Wednesday, 6 July 2016

Review - 'Containment', Episode 10 - 'A Time To Be Born...'

After the tension and drama of the previous episode, there is a definite sense of relief as we move into the tenth episode of Containment. However momentary it may prove to be, there is a strong sense, throughout much of this episode, of a lightening of the show's typically grim tone that manifests itself in a variety of ways.

First, we have Katie, who ended the previous episode on a very depressing note – leaving us with every indication that her moment of panicked concern for a child's welfare exposed her to the virus. Here, though, there is a clear element of hope to be found in the fact that she has yet to display any of the typical symptoms of infection, even as she approaches the end of her quarantine period.

Also, while it might still seem like a step backward for for Jana and her rapidly shrinking group to end up back at the data recovery centre that has been their home since the outbreak began, it still also manages to come as something of a well-earned reprieve, after everything that they have been forced to endure. And now, with Teresa and Xander once more sharing this secure little sanctuary once more, it seems as though they might be able to safely wait out the worst of the infection.

As a side-note, with regard to this particular group of characters – it is definitely interesting to note the way that a change in context can alter the way that I see both them, and the situation that they find themselves in. For much of the first half of this series, I viewed the time we spent with this group of characters, safely tucked away in their little sanctuary, as a tedious waste of time. But, now that they have had first-hand experience with the horrors of this viral outbreak, I find that I just don't mind spending time with them, nearly as much. Jana has managed to grow on me, as a character, in a way that I just didn't think possible when we first met her, back in the first episode (unfortunately, the same can't really be said for her best friend, Suzy – but, I suppose we can't have everything).

Outside of the containment zone, too, we have Lex and Dr Lommers emerging from their own period of isolation, determined to present a unified front as they work to re-establish control after the previous episode's riot. The National Guard's misguided decision to send soldiers in to the containment zone may have created many more infected – but, there is still some small element of hope to be found in their new-found respect for each other, and in their continuing determination to do whatever is necessary to protect the city.

But, of course, things aren't quiet as bright and optimistic as they appear to be, at first glance. Katie may not have displayed any signs of infection, just yet – but, with Dr Cannerts revealing the existence of a new strain of the virus, which takes longer to appear, things aren't quite so optimistic. Lex and Dr Lommers newly forged alliance is almost immediately called into question when, upon reconnecting with Leo after his period in quarantine, Lex learns that all clues now seem to point toward Lommers, herself, as the figure behind the attempted cover-up that they have been investigating. And, finally, with Xander locked away in his own self-imposed period of quarantine, now is clearly the best time for Teresa to reach a point that every member of the audience must of known was coming – as she suddenly, and very dramatically, goes into labour.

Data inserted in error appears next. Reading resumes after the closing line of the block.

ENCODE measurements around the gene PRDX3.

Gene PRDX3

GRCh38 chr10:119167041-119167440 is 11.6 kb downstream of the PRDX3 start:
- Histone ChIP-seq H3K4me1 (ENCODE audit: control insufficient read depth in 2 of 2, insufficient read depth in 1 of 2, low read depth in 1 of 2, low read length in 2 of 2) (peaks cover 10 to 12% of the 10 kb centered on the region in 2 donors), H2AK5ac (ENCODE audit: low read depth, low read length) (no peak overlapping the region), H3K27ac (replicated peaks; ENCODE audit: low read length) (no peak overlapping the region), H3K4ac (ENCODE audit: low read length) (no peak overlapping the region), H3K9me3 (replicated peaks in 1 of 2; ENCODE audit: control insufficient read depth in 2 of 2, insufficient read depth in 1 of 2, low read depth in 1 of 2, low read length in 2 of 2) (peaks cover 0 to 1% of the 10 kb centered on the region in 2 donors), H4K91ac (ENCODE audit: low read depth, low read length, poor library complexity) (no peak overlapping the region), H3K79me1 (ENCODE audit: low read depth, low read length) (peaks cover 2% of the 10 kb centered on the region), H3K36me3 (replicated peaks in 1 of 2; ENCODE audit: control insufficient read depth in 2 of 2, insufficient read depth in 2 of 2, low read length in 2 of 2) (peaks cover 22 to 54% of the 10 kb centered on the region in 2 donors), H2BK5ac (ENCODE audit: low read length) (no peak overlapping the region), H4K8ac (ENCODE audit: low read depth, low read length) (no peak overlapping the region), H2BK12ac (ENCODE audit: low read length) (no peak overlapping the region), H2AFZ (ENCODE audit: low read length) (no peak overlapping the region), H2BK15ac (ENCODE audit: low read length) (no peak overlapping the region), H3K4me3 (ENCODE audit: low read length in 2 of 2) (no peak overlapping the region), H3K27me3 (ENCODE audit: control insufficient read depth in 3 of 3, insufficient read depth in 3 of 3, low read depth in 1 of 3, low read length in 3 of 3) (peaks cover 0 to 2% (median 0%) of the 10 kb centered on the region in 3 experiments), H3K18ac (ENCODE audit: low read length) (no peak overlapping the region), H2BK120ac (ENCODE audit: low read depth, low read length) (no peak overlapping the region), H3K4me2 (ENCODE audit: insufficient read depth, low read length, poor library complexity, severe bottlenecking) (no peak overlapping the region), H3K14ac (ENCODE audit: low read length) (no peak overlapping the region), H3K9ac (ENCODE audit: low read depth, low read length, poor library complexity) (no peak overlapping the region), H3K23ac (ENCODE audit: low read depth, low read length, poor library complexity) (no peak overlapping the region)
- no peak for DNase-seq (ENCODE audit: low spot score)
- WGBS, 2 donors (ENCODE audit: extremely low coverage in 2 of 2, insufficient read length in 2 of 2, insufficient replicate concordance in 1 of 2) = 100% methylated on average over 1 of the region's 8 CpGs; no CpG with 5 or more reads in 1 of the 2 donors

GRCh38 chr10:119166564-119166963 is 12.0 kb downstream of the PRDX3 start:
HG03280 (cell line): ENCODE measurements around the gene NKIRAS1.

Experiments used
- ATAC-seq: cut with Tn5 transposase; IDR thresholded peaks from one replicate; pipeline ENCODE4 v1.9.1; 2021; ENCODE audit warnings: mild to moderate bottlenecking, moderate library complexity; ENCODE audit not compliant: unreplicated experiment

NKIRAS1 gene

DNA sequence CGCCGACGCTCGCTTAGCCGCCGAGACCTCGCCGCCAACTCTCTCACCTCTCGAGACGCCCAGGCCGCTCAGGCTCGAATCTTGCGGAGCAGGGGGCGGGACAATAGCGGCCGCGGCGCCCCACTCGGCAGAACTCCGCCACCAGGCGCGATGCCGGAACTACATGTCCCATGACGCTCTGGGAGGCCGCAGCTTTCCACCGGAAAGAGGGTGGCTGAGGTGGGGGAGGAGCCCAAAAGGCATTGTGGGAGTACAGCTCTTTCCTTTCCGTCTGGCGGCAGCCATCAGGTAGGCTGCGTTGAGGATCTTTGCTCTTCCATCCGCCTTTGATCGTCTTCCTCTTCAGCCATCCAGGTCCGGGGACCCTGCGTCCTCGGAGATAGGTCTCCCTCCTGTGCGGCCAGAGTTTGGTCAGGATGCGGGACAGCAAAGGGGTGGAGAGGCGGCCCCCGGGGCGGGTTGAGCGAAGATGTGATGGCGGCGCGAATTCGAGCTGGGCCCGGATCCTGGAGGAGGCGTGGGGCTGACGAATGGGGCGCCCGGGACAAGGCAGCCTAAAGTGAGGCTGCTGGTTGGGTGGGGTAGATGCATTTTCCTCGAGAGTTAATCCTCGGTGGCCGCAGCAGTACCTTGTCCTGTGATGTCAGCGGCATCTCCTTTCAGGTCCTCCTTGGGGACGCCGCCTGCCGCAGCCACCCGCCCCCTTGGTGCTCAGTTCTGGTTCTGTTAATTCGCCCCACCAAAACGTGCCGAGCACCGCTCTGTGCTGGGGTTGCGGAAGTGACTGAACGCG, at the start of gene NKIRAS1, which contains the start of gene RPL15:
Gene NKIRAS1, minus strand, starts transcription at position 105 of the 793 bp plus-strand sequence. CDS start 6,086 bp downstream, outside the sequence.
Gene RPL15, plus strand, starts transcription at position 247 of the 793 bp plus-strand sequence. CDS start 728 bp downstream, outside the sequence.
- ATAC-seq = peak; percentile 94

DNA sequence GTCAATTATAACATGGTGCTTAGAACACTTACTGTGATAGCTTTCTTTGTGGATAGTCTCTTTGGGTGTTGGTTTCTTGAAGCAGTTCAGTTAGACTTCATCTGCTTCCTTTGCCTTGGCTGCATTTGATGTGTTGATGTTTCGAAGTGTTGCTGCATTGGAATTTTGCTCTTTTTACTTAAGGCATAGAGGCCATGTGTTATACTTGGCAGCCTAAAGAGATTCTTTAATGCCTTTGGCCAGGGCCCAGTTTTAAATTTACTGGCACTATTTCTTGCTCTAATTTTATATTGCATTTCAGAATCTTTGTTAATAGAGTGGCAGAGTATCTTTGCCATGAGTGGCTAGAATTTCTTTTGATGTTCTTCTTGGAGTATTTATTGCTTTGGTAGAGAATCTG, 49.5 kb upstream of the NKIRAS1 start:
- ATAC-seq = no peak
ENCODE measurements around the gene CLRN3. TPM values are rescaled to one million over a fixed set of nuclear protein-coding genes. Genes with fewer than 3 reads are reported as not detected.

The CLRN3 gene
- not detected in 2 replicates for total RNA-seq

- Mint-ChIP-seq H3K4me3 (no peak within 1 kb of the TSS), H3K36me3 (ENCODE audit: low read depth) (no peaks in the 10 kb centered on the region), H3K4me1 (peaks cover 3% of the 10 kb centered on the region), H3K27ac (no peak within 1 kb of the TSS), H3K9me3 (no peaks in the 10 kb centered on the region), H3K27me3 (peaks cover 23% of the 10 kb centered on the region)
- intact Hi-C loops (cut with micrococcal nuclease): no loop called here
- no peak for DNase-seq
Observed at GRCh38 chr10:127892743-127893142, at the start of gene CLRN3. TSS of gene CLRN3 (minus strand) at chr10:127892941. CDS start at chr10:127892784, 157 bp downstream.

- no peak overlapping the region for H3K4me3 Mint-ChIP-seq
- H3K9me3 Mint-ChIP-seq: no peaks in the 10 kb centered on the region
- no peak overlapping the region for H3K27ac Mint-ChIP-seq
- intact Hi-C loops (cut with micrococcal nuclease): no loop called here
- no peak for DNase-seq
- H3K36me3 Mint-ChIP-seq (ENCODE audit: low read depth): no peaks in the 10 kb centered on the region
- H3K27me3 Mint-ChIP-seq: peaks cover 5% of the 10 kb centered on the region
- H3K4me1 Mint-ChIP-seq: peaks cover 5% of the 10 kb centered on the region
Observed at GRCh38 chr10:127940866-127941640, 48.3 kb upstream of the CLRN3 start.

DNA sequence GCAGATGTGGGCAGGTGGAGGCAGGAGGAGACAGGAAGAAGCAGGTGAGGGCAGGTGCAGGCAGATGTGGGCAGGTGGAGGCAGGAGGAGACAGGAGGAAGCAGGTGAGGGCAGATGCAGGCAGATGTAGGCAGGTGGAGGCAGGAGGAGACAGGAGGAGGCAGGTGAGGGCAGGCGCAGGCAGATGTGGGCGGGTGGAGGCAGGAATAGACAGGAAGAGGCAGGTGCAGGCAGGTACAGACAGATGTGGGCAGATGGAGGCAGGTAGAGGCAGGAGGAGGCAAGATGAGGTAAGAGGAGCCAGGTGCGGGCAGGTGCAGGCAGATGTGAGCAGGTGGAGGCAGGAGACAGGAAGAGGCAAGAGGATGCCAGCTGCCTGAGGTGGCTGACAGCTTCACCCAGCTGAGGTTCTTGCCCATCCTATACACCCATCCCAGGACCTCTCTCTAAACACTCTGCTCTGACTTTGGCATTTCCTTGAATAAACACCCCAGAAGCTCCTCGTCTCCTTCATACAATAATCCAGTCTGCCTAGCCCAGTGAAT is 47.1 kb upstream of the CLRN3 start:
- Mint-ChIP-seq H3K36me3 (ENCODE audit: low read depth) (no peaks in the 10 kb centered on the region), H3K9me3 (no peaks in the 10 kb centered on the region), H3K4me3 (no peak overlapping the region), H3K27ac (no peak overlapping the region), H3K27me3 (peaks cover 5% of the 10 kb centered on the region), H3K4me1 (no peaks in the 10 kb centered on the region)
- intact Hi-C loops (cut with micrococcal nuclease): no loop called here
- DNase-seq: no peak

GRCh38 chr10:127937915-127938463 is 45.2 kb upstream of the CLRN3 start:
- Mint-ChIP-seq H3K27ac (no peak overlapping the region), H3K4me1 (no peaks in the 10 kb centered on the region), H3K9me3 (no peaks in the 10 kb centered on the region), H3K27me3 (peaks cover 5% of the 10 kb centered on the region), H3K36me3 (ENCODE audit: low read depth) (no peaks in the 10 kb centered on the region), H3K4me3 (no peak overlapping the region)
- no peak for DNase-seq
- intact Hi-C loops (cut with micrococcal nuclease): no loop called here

Given everything that has happened over the past few episodes, it probably felt necessary to slow things down, here – to give the audience, and the show's cast of characters, a chance to catch their breath, and to reevaluate the situation. Of course, while it might have felt necessary, it was a decision which left us with an episode that was, quite simply, never going to be as exciting as what we have seen, previously. I probably wouldn't go as far as to say that the tenth episode of Containment was dull, or disappointing – but, there was a definite sense of an episode set on spinning its wheels, for a little while.

It was great to get some movement on the season-long conspiracy plot-line, of course – since, now that there seems to be a bit of a lull in the action and tension of the past few episodes, there is finally time to give this plot-thread some proper attention. I also found that I definitely appreciated the shift in focus back onto Dr Sabine Lommers – as, I have always found her to be the show's most interesting character. Placing her at the centre of the attempted cover-up felt like the perfect way to raise the stakes on what had, admittedly, felt like a somewhat directionless plot-thread, in the past. There is obviously still more to be uncovered, here – and, now, I am actually genuinely interested in seeing where all of this leads.

As for the rest, I can only hope that, now that the tenth episode the quieter moments that it seemed to think we needed, the pace will pick up once more as we move toward the rapidly approaching end of the season (and, the series as a whole). Judging from the very grim note that this episode managed to end on, at least, that certainly seems to be the intent.

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